Mention AP World to any tenth grader across the nation and you’ll see them shudder. Just the thought of that thousand page textbook that they must memorize in the course of less than 9 months is enough to terrify any teen. Help is on its way in the form of a new A.P. test. Yes, the College Board (you know them because they’re the ones who also administer the SAT) has decided in its infinite wisdom to improve the Advanced Placement tests so AP courses will slash the amount of material students must learn as well as provide a framework for the courses.
In the January 9, 2011 New York TimesEducation Life section, the intricacies of the new AP tests are laid out.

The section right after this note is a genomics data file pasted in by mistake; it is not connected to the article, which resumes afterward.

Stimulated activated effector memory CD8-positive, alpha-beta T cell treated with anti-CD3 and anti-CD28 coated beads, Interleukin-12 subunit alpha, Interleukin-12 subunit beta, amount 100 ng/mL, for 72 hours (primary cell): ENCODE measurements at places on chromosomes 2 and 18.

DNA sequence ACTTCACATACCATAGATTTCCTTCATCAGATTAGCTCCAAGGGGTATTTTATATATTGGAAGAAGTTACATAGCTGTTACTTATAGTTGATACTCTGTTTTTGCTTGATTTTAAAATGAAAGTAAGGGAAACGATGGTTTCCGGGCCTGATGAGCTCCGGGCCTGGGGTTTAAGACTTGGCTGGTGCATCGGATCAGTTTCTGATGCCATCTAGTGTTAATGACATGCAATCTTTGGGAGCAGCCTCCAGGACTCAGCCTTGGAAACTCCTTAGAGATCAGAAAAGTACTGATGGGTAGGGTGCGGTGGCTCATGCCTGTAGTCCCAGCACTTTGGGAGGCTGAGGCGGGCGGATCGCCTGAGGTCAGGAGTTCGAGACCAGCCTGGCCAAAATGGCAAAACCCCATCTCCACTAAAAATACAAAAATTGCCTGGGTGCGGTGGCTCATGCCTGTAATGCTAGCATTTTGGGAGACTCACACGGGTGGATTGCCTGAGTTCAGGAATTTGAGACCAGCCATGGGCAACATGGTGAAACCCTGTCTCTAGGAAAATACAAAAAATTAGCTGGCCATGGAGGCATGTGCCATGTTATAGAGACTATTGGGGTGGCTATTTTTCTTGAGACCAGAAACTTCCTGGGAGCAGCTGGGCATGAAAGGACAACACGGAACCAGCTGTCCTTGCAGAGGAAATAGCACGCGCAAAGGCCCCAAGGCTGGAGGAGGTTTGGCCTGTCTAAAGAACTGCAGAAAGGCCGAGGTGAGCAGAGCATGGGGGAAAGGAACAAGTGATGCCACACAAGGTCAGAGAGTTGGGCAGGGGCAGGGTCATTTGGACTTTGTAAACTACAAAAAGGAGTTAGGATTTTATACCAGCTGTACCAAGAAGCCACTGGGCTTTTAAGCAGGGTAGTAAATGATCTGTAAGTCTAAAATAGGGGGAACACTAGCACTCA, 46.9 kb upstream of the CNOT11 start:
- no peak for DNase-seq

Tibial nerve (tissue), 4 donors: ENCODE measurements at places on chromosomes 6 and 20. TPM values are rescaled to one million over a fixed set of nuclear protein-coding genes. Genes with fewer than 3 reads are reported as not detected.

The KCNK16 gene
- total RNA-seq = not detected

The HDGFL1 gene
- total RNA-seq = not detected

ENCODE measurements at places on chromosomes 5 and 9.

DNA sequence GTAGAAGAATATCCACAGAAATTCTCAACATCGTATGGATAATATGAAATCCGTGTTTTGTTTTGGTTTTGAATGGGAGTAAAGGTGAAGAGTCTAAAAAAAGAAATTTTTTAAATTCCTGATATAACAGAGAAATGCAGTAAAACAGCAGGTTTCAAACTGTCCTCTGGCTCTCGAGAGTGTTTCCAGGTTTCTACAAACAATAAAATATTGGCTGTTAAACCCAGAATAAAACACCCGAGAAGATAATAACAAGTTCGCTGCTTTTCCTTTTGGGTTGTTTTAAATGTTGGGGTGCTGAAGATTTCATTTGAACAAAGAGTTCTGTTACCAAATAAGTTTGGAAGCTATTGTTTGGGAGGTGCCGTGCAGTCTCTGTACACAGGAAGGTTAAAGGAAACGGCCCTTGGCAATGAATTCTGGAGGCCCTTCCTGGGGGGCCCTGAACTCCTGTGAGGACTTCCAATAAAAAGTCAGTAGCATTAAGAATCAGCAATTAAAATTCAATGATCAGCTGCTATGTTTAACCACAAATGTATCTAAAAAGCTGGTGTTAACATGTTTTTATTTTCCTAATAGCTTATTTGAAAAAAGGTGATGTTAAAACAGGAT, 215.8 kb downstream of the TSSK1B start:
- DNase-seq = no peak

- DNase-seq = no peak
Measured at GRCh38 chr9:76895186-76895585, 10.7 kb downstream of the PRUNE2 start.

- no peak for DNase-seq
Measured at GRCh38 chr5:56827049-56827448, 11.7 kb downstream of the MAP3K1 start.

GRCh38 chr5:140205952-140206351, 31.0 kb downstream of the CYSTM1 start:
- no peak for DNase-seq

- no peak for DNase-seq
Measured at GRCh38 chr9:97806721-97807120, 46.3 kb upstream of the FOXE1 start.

“A sweeping redesign of Advanced Placement aims to take the rote out. In biology, that means half the multiple choice questions,” (NY Times).
With over 1.8 million students taking 3.2 million AP tests, this will affect millions of future college applicants.
AP Science and history courses will be impacted the most. They’ll also get the newer test sooner.
In 2012 there will be new tests in APFrench, German and World History.
2013 will bring new tests in AP Bio, US History, Latin, and Spanish Lit.
2014 will offer new AP tests in European History and Physics.
2015 will advance new AP tests in Chemistry, Art History and a revision of the other new AP World History test (just in case they didn’t get it right in 2012).
While some may be enthralled with the new test, one Los Angeles teen told me that he thinks the new AP will make it easier as they are eliminating the guessing penalty. Of course all of these new tests means there will be new curriculum for teachers to learn and then to teach the students. The hope is that students will memorize less and be able to think for themselves more. That alone is always a worthy goal.